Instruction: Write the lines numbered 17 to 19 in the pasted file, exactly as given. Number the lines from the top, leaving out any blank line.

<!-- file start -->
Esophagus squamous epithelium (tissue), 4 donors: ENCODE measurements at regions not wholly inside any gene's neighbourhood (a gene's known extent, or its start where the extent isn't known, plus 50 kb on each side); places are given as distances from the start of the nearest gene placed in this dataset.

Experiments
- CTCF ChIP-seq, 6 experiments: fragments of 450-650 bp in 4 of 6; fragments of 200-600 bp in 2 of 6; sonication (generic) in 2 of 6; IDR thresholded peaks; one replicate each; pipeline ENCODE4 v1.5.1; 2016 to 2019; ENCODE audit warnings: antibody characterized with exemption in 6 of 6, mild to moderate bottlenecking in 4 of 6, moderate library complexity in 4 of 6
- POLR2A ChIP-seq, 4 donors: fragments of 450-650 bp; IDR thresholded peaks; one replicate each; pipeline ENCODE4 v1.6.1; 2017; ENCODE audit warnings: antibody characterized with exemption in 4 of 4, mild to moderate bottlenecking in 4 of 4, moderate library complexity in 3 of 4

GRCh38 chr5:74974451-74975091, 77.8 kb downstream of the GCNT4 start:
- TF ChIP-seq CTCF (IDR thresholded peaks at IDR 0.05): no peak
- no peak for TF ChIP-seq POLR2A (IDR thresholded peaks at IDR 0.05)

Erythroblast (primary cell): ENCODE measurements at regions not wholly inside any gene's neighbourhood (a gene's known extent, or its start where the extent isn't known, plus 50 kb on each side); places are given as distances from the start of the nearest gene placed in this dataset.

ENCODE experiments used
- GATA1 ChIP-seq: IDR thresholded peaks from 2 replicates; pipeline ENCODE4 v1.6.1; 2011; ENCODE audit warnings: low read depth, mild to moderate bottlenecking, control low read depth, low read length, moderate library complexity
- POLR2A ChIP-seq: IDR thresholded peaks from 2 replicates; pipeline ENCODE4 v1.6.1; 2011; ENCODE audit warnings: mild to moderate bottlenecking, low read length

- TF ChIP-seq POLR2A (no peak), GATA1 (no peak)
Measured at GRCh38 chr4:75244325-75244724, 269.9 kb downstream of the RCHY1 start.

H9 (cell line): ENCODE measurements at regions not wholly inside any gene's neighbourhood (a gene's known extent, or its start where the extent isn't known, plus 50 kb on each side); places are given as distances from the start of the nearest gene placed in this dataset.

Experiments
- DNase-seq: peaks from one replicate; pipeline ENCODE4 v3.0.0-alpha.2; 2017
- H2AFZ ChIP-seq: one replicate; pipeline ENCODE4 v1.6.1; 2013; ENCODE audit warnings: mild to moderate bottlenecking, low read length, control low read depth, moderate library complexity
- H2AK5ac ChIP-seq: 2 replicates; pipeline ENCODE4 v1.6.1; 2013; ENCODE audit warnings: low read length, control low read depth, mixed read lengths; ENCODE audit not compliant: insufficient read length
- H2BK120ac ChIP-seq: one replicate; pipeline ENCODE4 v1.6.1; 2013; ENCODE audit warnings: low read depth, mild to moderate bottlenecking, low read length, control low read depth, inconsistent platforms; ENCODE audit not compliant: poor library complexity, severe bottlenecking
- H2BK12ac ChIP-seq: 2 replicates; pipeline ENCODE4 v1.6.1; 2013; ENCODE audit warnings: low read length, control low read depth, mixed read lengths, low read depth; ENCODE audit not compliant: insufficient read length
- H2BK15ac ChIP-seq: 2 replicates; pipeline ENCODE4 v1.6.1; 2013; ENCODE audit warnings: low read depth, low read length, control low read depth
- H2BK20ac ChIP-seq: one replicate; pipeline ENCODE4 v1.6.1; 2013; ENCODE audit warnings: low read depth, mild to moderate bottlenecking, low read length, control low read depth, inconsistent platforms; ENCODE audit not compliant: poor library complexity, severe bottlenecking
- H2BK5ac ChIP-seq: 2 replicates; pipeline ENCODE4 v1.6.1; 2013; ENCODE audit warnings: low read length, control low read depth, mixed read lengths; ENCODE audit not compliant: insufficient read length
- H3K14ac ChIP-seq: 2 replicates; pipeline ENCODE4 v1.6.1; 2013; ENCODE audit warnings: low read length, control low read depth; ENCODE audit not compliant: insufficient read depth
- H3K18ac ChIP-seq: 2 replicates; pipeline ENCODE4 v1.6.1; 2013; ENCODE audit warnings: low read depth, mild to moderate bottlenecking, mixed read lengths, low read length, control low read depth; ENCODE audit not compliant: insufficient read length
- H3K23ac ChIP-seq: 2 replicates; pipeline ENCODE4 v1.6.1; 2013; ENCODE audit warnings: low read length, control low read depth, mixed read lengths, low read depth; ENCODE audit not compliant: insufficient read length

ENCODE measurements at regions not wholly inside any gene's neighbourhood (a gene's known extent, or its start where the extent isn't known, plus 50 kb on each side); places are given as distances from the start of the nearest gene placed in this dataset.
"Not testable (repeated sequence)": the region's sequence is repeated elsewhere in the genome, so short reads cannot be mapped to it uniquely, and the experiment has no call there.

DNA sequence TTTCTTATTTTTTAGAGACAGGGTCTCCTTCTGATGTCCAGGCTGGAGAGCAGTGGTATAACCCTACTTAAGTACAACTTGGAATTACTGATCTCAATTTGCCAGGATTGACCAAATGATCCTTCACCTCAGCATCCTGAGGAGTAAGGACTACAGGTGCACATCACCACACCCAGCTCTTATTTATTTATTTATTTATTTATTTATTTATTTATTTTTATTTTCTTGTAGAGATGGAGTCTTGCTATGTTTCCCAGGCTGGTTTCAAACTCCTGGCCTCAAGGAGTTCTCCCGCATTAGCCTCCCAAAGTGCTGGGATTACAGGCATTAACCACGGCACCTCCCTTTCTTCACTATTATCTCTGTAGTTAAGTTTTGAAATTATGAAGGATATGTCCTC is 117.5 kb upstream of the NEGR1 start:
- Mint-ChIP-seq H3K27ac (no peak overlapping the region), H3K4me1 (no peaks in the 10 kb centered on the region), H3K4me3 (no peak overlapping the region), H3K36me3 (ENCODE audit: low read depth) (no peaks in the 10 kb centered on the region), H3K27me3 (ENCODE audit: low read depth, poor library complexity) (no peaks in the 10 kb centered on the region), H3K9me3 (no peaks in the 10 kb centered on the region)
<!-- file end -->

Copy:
- H2AFZ ChIP-seq: one replicate; pipeline ENCODE4 v1.6.1; 2013; ENCODE audit warnings: mild to moderate bottlenecking, low read length, control low read depth, moderate library complexity
- H2AK5ac ChIP-seq: 2 replicates; pipeline ENCODE4 v1.6.1; 2013; ENCODE audit warnings: low read length, control low read depth, mixed read lengths; ENCODE audit not compliant: insufficient read length
- H2BK120ac ChIP-seq: one replicate; pipeline ENCODE4 v1.6.1; 2013; ENCODE audit warnings: low read depth, mild to moderate bottlenecking, low read length, control low read depth, inconsistent platforms; ENCODE audit not compliant: poor library complexity, severe bottlenecking